Colonial processes, Indigenous peoples and criminal justice systems

Cunneen, Chris (2014) Colonial processes, Indigenous peoples and criminal justice systems. In: Bucerius, Sandra M., and Tonry, Michael, (eds.) The Oxford Handbook of Ethnicity, Crime and Immigration. Oxford University Press, Oxford, UK, pp. 386-407.

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Colonial processes, indigenous people, and criminal justice systems interact. There are commonalities in the experiences of Indigenous peoples in the white settler societies of Australia, Canada, New Zealand, and the United States. Understanding of the over-representation of Indigenous people in crime and victimization statistics needs to be contextualized within the broader framework of the effects of colonization. These effects include long-term social and economic marginalization, and limited recognition of indigenous law and governance. Current criminal justice processes (including risk assessment) continue to single out indigenous peoples as a "crime-prone" population. Indigenous demands for greater recognition of Aboriginal law and greater control over criminal justice decision-making must be taken seriously. Neo-liberalism and "law and order" politics are likely further to entrench the over-representation of indigenous peoples within western criminal justice systems.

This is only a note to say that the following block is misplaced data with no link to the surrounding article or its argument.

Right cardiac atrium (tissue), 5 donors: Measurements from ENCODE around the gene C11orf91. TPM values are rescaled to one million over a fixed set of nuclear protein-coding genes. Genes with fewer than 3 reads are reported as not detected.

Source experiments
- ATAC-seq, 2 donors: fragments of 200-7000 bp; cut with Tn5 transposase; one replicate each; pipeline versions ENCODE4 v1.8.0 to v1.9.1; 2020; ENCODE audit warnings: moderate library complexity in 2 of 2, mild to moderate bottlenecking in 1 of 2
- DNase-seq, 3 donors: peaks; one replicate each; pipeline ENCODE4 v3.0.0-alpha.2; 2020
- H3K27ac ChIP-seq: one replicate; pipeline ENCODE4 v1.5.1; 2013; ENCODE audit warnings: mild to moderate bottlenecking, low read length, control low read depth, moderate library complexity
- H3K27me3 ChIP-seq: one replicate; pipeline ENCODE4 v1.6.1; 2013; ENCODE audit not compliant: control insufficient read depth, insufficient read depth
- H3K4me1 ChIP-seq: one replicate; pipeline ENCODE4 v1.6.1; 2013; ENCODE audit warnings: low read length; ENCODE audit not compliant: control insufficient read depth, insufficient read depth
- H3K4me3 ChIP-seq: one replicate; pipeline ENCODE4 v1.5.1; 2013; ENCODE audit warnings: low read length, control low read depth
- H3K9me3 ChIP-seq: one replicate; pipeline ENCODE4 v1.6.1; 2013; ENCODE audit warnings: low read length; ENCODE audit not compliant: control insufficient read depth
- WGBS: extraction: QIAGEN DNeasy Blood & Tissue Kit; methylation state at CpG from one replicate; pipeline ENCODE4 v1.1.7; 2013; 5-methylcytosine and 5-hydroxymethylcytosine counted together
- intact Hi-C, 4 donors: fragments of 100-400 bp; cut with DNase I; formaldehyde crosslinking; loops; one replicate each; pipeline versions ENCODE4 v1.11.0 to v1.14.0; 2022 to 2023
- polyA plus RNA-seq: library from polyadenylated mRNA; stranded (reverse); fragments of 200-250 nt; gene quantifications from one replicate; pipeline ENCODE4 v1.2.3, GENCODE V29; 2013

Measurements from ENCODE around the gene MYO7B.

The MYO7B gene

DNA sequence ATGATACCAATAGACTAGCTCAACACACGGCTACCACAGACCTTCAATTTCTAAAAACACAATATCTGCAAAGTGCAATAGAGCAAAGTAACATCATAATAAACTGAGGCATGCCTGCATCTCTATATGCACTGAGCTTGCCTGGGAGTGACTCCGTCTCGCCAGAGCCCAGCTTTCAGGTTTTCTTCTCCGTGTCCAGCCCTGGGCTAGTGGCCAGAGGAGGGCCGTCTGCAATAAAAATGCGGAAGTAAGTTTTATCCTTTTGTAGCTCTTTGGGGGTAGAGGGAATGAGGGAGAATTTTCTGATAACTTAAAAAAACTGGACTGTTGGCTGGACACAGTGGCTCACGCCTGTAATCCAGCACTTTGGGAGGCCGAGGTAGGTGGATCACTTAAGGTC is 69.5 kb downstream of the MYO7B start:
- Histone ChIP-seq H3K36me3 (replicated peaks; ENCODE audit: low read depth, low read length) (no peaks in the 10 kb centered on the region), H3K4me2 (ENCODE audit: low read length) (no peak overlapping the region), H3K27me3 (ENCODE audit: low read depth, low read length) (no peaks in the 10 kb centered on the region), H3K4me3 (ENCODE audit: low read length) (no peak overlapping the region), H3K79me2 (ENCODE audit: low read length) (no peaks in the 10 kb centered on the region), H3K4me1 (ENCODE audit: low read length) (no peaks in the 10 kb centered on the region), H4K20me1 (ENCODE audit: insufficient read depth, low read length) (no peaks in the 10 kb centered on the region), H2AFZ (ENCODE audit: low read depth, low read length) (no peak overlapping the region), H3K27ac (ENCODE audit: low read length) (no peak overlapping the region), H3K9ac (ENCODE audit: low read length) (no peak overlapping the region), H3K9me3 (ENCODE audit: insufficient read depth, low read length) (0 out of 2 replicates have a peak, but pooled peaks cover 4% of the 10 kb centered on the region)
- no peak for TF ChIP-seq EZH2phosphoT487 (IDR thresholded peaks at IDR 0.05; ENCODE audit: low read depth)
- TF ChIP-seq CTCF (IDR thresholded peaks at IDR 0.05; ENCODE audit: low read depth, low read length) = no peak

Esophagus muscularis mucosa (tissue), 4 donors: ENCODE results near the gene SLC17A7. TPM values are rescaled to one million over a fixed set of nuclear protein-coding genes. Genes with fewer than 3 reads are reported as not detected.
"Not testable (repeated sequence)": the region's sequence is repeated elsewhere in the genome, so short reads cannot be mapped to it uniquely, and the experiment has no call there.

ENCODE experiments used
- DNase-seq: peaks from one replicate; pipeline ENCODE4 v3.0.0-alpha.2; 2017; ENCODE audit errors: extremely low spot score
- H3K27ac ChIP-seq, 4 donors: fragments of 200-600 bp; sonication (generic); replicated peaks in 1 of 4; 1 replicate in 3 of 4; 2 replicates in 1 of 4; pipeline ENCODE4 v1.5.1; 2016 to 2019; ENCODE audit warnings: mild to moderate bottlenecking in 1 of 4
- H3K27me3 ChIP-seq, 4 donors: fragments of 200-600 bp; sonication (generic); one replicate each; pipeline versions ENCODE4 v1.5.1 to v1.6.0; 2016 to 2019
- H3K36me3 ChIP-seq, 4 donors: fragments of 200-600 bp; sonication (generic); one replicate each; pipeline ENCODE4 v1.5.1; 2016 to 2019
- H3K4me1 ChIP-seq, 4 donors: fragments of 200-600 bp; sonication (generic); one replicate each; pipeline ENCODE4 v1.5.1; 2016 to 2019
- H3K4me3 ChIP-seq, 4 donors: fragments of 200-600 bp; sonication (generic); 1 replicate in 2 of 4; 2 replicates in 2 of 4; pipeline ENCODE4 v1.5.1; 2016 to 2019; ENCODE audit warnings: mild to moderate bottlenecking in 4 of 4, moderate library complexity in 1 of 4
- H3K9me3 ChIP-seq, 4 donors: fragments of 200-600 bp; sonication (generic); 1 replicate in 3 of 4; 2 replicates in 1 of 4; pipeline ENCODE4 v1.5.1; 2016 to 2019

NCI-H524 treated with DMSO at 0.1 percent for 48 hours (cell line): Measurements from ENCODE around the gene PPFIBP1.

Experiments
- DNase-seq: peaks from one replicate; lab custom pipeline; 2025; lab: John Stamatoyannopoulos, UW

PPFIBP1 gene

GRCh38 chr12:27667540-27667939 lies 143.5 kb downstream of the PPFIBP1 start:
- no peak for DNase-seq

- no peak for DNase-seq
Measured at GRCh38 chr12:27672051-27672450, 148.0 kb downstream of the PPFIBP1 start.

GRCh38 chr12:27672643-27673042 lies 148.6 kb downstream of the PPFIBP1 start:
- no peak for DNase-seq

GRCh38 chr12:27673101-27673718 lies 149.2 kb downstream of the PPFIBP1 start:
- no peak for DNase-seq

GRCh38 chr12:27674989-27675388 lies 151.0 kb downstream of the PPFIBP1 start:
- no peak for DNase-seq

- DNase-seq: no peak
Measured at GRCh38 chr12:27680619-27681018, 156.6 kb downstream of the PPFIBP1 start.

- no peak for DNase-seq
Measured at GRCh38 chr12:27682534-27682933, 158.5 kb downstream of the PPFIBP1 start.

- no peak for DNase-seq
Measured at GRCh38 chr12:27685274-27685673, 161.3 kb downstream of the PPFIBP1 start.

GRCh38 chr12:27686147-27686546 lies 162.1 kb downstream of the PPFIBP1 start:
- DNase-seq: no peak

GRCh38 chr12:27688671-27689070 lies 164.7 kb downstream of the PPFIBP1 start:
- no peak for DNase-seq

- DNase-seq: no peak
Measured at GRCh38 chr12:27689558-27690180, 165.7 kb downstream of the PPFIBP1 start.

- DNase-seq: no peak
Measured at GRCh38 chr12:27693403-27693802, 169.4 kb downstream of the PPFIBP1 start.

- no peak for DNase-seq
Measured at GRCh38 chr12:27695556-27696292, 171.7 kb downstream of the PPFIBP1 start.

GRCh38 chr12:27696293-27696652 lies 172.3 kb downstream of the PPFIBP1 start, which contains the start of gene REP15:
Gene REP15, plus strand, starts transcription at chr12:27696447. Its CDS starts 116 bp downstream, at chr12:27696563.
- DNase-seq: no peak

Item ID: 30140
Item Type: Book Chapter (Research - B1)
ISBN: 978-0-19-985901-6
Date Deposited: 10 Mar 2015 00:21
FoR Codes: 18 LAW AND LEGAL STUDIES > 1801 Law > 180119 Law and Society @ 50%
18 LAW AND LEGAL STUDIES > 1801 Law > 180101 Aboriginal and Torres Strait Islander Law @ 50%
SEO Codes: 94 LAW, POLITICS AND COMMUNITY SERVICES > 9404 Justice and the Law > 940403 Criminal Justice @ 100%
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